Abouelnaga defends academic institutions, saying they have fulfilled their responsibility to introduce this literature. Arab scholars have produced many studies of on it within the framework of postcolonial studies, she said. She added, however, that “these theories themselves are no longer able to keep pace with the new changes, after problems arose regarding integration and refugee acceptance, which differ from the context in which writings of the likes of Ahdaf Soueif, Gurnah, and Salman Rushdie developed during the 1970s.”
Khairy Douma, a professor of modern Arabic literature at Cairo University, agrees that this literature has not been ignored: “We have many master’s and doctoral researches dedicated to it.” He pointed out that years ago, he translated a book titled “The Empire Writes Back: Theory and Practice in Post-Colonial Literatures” by the scholars Bill Ashcroft, Gareth Griffiths, and Helen Tiffin.
The book sheds light on the emergence of postcolonial literature as a powerful and diverse new style of writing by authors in countries such as India, Australia, Africa and Canada.
These texts represent a radical critique of the assumptions on which Eurocentrism’s visions of language and literature are based, Douma says. He asserts that Gurnah represents one of the brightest examples of this literature.
Faten Morsi, a professor of English literature at Ain Shams University, also defended Arab academics, saying their research on this type of writing “is very prolific.”
“Radwa Ashour began this trend many years ago with her book “The Follower Rises: The Novel in West Africa,” in which she called for more attention to African literature,” Morsi said. She added that there is a trend within universities now “to return to the study of classic English texts after postcolonial studies have prevailed.”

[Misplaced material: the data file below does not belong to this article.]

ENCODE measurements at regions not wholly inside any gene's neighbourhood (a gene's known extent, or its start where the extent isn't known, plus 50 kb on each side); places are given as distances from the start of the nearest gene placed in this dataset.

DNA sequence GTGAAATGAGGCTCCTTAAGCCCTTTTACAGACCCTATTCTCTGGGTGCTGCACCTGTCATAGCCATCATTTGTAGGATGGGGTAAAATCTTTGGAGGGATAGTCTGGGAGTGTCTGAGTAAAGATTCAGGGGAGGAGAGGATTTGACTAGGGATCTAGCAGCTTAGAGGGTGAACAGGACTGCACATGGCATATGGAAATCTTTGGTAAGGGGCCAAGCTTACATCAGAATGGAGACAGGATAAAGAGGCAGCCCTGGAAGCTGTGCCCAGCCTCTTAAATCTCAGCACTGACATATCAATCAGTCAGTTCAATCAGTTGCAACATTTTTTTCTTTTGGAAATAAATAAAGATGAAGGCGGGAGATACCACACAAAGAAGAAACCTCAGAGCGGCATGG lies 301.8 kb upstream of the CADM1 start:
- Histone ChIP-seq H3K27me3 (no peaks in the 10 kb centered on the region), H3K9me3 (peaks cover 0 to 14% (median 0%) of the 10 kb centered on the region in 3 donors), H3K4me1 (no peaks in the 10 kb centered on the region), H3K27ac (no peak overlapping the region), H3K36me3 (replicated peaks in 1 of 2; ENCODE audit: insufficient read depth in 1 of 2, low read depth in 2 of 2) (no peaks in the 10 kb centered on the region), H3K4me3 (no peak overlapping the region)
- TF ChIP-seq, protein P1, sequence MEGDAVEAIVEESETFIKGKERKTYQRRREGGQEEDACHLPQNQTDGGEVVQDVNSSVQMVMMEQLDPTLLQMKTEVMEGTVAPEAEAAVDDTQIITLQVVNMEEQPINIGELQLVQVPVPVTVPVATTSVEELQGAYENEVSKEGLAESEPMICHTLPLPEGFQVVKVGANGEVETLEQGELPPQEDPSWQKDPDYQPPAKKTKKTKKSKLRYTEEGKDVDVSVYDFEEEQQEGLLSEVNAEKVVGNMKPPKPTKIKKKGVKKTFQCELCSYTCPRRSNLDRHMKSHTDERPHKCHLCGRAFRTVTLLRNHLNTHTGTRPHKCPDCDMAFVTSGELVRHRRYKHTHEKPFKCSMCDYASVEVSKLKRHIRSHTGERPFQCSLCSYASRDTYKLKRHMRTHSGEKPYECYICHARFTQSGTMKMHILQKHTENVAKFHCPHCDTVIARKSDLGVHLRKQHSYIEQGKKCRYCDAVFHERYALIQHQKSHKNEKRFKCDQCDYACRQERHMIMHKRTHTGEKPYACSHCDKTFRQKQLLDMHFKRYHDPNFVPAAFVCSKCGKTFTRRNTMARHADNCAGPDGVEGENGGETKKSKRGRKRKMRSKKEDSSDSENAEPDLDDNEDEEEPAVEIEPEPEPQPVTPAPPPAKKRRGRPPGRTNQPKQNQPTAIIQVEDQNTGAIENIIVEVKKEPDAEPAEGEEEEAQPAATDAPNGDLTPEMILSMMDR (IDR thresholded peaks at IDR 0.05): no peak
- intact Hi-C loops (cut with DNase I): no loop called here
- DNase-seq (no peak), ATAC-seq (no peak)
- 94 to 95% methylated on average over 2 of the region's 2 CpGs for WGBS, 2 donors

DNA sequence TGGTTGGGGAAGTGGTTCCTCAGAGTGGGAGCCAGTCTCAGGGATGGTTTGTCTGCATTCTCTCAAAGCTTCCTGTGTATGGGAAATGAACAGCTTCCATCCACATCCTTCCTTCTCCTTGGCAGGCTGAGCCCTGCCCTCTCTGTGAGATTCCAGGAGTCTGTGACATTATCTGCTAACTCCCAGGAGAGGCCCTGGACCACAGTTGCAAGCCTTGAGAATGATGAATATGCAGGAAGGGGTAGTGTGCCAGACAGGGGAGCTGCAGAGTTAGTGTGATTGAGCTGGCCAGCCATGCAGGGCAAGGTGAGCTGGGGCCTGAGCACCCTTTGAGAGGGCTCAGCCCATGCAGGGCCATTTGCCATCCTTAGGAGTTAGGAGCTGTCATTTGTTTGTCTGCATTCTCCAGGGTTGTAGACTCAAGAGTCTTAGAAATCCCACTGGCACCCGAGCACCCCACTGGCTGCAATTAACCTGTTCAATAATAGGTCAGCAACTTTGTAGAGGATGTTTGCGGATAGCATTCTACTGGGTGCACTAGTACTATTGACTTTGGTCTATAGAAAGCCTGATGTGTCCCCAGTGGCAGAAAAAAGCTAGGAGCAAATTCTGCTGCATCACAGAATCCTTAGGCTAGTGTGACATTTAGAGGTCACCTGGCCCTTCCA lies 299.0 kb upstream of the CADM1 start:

Bringing Research to the Public
Karma Sami, director of the National Center for Translation in Egypt, confirms that universities have done their part in producing studies on this literature. It’s now up to other institutions to make this knowledge available to the public, she said.
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In the future, the translation center “will seek to publish jointly with universities to make this production available to the general reader,” she said. The problem is, she added, “that most academic productions are written in a specialized language that does not meet the needs of the general reader.”
Sami, who is also a professor of English literature at Ain Shams University, said she expected that the majority of Arab publishing houses will now compete to publish Gurnah’s work. But she also predicted that his literary production “will not come as a big surprise, but rather will fit in with the general line in postcolonial writings.”